2006-07-04

Would you be OK with me obtaining your name and social security number and releasing it on the internet? After all, that's simply government information, everyone has a right to see it, right?

Secondly, Assange admits to having a stolen copy of private emails of private corporations, and says he will release them as well. So the excuse that "All government information wants to be free" (which I don't buy, nor should you, even just based on the Social Security number example I gave above) doesn't even apply to Assange's operation. He'll release private info of private citizens if he feels like it.

Edited 2010-12-09 05:59 UTC

Reply Parent Score: 2

RE[3]: Hmmm
by KickEmInDaBitchDitch on Wed 8th Dec 2010 21:24 in reply to "RE[2]: Hmmm"
KickEmInDaBitchDitch Member since:
2010-12-08

" if it's not your information in the first place."

Well sir, I really hate to burst your bubble. But if you are an american citizen it IS "your information". Any information held by the United States government is the property of the people

As an american citizen, I have the right to take my information and distribute it anyway I see fit. The only retribution I should fear should be that of my fellow citizens, not that of the government

Too many people have forgotten our government are our employee's. Not the other way around

Edited 2010-12-08 21:27 UTC

Reply Parent Score: 2

RE[4]: Hmmm
by vodoomoth on Thu 9th Dec 2010 10:48 in reply to "RE[3]: Hmmm"
vodoomoth Member since:
2010-03-30

So according to this logic, US citizens (and consequently the world) should know the names of CIA agents, undercover FBI and police agents, where nuclear warheads are and how many of them there are, what weak points there are in the electricity distribution networks, etc. Why not make the nuclear codes available on simple request then?

Nobody sane would deny that Wikileaks revealing crimes or misdeeds is good. But, and this is what stalwart supporters like Thom and you don't seem to be able to understand, there's a line that should not be crossed. That line has been crossed with leaking that diplomatic communication... I still haven't seen how these cables revealed a crime. Still haven't seen how it benefits anyone. Someone, give me a concrete example.

Here's an instance of a useless cable (for those who read French, the original is at http://www.leprogres.fr/fr/france-monde/article/4247889/WikiLeaks-i...) that tells how the president was "transitively" chasing his 9 year-old son's rabbit. Translation is mine.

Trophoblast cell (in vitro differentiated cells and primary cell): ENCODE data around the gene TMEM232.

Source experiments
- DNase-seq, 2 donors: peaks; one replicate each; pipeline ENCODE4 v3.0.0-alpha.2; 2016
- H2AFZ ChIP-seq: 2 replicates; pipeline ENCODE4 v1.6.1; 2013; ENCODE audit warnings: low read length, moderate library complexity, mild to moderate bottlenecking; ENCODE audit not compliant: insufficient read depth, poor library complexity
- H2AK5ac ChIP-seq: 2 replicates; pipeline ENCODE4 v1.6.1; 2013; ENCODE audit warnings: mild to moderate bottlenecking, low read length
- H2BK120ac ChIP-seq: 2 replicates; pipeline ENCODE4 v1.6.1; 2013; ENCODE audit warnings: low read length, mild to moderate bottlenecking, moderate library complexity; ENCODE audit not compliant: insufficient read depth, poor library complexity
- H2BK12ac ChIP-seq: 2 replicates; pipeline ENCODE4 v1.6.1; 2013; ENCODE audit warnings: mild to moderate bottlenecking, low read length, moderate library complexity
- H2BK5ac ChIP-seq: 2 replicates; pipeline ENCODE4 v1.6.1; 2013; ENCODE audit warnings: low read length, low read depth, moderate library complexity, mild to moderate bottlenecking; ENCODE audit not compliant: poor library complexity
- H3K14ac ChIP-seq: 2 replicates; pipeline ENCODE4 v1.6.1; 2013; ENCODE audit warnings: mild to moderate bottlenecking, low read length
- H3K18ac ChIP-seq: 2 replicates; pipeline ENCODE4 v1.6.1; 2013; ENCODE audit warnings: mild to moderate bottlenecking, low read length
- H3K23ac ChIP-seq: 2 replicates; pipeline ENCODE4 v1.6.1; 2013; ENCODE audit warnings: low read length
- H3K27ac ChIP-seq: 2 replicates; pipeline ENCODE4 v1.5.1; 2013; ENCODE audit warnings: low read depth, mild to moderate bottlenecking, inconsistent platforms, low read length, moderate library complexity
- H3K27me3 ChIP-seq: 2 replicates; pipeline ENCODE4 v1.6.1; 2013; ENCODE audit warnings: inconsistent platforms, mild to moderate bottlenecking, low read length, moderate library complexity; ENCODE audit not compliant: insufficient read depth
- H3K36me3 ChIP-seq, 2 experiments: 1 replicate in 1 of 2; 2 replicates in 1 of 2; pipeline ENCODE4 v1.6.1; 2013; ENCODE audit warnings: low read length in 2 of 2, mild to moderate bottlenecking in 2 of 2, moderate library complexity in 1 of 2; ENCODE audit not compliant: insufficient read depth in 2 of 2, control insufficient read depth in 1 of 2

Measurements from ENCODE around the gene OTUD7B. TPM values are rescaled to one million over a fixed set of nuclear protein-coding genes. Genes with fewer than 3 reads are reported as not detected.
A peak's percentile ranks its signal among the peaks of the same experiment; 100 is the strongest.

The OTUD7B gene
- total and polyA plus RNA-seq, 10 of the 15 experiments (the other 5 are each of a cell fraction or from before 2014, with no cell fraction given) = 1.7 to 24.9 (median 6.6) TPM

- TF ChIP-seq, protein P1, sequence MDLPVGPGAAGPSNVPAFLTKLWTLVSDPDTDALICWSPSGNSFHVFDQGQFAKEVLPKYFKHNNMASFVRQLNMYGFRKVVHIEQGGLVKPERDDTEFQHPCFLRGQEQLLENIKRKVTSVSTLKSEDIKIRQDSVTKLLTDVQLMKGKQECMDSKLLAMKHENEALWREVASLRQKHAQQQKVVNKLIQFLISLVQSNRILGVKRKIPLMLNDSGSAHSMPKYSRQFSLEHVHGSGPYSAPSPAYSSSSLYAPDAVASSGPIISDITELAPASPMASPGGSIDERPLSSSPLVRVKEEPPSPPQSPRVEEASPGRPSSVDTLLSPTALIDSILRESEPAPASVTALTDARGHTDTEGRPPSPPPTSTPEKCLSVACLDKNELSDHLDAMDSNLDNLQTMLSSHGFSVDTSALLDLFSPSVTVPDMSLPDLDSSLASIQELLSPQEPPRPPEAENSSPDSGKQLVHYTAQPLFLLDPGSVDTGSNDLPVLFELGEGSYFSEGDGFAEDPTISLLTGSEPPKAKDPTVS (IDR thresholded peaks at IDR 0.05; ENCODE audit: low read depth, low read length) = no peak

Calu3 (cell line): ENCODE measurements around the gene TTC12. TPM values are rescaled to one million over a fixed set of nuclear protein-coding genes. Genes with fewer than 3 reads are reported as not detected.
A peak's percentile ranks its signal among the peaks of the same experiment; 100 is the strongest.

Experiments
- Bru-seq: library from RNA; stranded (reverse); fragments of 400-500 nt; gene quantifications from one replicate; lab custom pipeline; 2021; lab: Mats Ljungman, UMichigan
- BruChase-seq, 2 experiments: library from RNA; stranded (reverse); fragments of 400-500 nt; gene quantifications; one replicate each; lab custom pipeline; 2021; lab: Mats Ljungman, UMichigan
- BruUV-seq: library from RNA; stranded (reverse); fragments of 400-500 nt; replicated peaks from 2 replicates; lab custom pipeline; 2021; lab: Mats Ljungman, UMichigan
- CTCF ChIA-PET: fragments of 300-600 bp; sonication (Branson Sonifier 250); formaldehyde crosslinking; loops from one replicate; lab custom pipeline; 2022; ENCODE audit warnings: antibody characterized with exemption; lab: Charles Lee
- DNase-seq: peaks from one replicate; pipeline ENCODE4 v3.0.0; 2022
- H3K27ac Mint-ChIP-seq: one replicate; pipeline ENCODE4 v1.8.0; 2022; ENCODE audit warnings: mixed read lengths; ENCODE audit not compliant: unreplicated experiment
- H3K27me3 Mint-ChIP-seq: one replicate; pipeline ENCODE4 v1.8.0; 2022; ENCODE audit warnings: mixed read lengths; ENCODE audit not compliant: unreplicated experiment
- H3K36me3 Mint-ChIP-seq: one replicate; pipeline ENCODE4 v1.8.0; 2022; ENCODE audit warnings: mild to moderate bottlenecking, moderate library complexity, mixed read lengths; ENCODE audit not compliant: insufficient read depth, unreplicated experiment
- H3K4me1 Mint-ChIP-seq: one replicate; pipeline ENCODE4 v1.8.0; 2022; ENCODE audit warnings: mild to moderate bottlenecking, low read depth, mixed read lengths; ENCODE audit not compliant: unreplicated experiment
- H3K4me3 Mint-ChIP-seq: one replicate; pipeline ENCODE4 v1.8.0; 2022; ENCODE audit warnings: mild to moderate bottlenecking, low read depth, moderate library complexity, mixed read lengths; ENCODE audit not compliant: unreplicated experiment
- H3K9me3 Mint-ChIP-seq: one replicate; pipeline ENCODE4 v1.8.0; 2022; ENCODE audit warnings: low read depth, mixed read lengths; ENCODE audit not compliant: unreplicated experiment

Louis showed up with a puppy and a rabbit in his arms. To shake the ambassador's hand, he put the rabbit on the ground and the puppy started chasing the rabbit, which led to the memorable view of the president running, bent, to catch the puppy, which was chasing the rabbit, while Louis was laughing out loud in the office".

Big crime by the US government there.


As an american citizen, I have the right to take my information and distribute it anyway I see fit. The only retribution I should fear should be that of my fellow citizens, not that of the government

That's not realistic. Juries composed of fellow citizens like you will deem you guilty in many cases. If it's not public knowledge, you have no right to release it unless it's yours. If it's public knowledge, why would you release it?

Reply Parent Score: 1

RE[3]: Hmmm
by cmack on Thu 9th Dec 2010 14:57 in reply to "RE[2]: Hmmm"
cmack Member since:
2010-12-09

Uhmmm, no. Sorry you are wrong.

Information isn't owned by anyone. Regardless of what fascist governments attempt to claim.

Information can be:

known,
shared,
learned,
taught,
protected,
seized or captured,
and many other things....

anything but owned. Non-material, Non-physical object cannot be owned. Especially in the US where we hear everyday that we have a free market capitalist system.

Try again.

Information is power. Withholding information from the population is tyranny. That is all.

Reply Parent Score: 3